Making sense of marine mammal communication for future preservation of endangered species
Oceanographic research is similar to space exploration, except that we know less about our oceans than we do about the moon! Despite our dependence upon the ocean for food and recreation, what lies below its turbulent surface is in many ways a mystery to science. Dr. Susan Parks, Assistant Professor of Biology at Syracuse University, studies marine mammal communication. Specifically, her research is focused on communication in large whales,and especially in humpback and right whales, on the east coast of the US. Drawn to marine mammal research because of the challenges in obtaining data in addition to the majesty of the creatures she studies, Dr. Parks helps to answer fundamental questions about the evolution of communication systems. Furthermore, her research is helping to address the degree to which human generated noise is affecting the animals below the ocean’s surface.
Recent advancement in technology continues to open new horizons in Dr. Parks’ research. Autonomous aerial and underwater vehicles are making it feasible to obtain high quality video images of marine mammals both from the air and underwater. This is rapidly increasing the quality of questions that can be answered within the field. In fact, her research has been highlighted for its innovation in breaking down the barriers of marine science by monitoring acoustics in addition to endangered species off the East Coast. Additionally, her leadership spans beyond the walls of her laboratory and field work as she is currently the Chair of the North Atlantic Right Whale Consortium, which helps study and conserve North Atlantic Right Whales. Furthermore, she is a member of a wide range of scientific societies from the Acoustical Society of America, Society for Marine Mammalogy, and currently is serving as the chair of the right whale consortium. Therefore, through research, advocacy, and the educating of future scientists, Dr. Parks is advancing our understanding of marine mammals while helping us learn how to preserve their future.
Current research includes:
Acoustic Ecology of Marine Mammals: Humans navigate their world using visual cues as well as touch and sound. However, under the sea, where it is challenging for light to penetrate, vision is nearly impossible. Therefore, marine mammals have become extremely acoustically focused. Dr. Parks and her team study marine mammal communication to answer a variety of questions including:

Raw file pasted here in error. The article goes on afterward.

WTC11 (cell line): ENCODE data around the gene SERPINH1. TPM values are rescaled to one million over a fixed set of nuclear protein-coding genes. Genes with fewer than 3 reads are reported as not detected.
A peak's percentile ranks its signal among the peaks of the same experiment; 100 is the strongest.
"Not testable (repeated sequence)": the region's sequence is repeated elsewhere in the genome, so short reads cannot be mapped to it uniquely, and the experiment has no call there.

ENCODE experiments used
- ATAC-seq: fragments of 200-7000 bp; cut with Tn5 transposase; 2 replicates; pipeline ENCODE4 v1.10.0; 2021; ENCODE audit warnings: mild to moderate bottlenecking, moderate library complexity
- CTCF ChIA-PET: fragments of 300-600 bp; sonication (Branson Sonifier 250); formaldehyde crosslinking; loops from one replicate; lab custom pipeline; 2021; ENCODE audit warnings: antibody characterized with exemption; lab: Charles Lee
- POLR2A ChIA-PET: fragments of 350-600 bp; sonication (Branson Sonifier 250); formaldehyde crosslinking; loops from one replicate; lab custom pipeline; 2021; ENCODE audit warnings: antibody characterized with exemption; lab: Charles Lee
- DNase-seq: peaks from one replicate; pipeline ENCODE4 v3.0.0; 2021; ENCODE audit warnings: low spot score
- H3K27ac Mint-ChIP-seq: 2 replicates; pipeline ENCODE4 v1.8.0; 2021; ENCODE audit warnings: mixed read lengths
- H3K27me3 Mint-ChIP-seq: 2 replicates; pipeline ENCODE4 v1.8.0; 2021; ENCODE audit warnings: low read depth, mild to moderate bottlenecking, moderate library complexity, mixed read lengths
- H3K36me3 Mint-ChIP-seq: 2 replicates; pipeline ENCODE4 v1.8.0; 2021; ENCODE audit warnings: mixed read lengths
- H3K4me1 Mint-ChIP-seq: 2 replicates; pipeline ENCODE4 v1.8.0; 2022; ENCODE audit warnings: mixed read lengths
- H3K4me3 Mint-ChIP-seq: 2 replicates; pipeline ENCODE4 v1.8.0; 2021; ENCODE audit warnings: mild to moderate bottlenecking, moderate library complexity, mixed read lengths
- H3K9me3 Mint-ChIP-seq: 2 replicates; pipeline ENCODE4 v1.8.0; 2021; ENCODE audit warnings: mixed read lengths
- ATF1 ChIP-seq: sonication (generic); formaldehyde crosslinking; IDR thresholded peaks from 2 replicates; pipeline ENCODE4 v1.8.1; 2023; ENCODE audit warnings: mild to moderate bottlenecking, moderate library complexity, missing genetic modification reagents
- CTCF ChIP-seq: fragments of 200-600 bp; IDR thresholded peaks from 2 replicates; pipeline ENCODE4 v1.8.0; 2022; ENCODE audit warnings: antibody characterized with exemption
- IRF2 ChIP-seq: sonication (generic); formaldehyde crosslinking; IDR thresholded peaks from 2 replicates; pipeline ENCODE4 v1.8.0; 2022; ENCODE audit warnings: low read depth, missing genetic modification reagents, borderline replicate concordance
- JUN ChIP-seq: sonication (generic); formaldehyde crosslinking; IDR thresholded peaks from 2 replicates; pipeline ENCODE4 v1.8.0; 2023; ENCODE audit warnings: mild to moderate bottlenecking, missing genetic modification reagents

What Species Makes a Particular Sound? While scientists have made progress in differentiating between the sounds that different animals make, there are still many sounds that have been recorded that are of unknown origin. Dr. Parks uses sophisticated digital technology that attaches to individual whales using suction cups to record their sounds and match the species with particular noises.
What does Sound Communicate? Dr. Parks’ research helps to shed light upon how marine mammals are communicating with different sounds. For instance, she and her team have observed and collected sounds relevant to mating behavior, and mother and calf relationships. Further studies hope to uncover if there is a relationship between the types of sound marine mammals make and other demographic factors like age and gender.
- Human Effects on Communication: Early in her graduate school career, Dr. Parks’ advisor sent her into the field to record the sounds of North Atlantic Right Whales. While doing so a large container ship passed by and Dr. Parks noticed the deafening noise made it difficult to hear the whales and wondered whether it interfered with their communication with one another. Because marine mammals are so reliant upon acoustic communication, Dr. Parks has continued to study the impact that human sounds can have on marine mammals including small motor boats all the way to large commercial vessels.
Dr. Susan Parks was born in the urban city of Houston, Texas. Despite living in the city, some of her earliest memories are filled with communing with the natural world. For instance, as a young child, there was a male mockingbird that lived outside Dr. Parks' bedroom window. She would listen with delight to the many sounds that the bird made and looked forward to seeing it each day. Although she didn’t have pets as a young child, she would find all the frogs, lizards and bugs outdoors and play with them as if they were her own. As she grew older, her passion for marine animals grew through family trips to the beach in Galveston.
Her transition from a passion for animals to an academic career began at twelve years old when her father, an electrical engineer, was collaborating with a marine biologist on a study about whale sounds. Accompanying her father to work, Dr. Parks was able to play on the computer with the sounds recorded underwater and was intrigued. Years later, as an undergraduate, the same marine biologist gave a lecture at the university which Dr. Parks attended. The lecture exposed a world of academics where her passions could become a profession and Dr. Parks has never looked back.
Aside from research, in her free time, Dr. Parks enjoys to be outdoors in nature, hiking, riding horses and spending time with her dogs.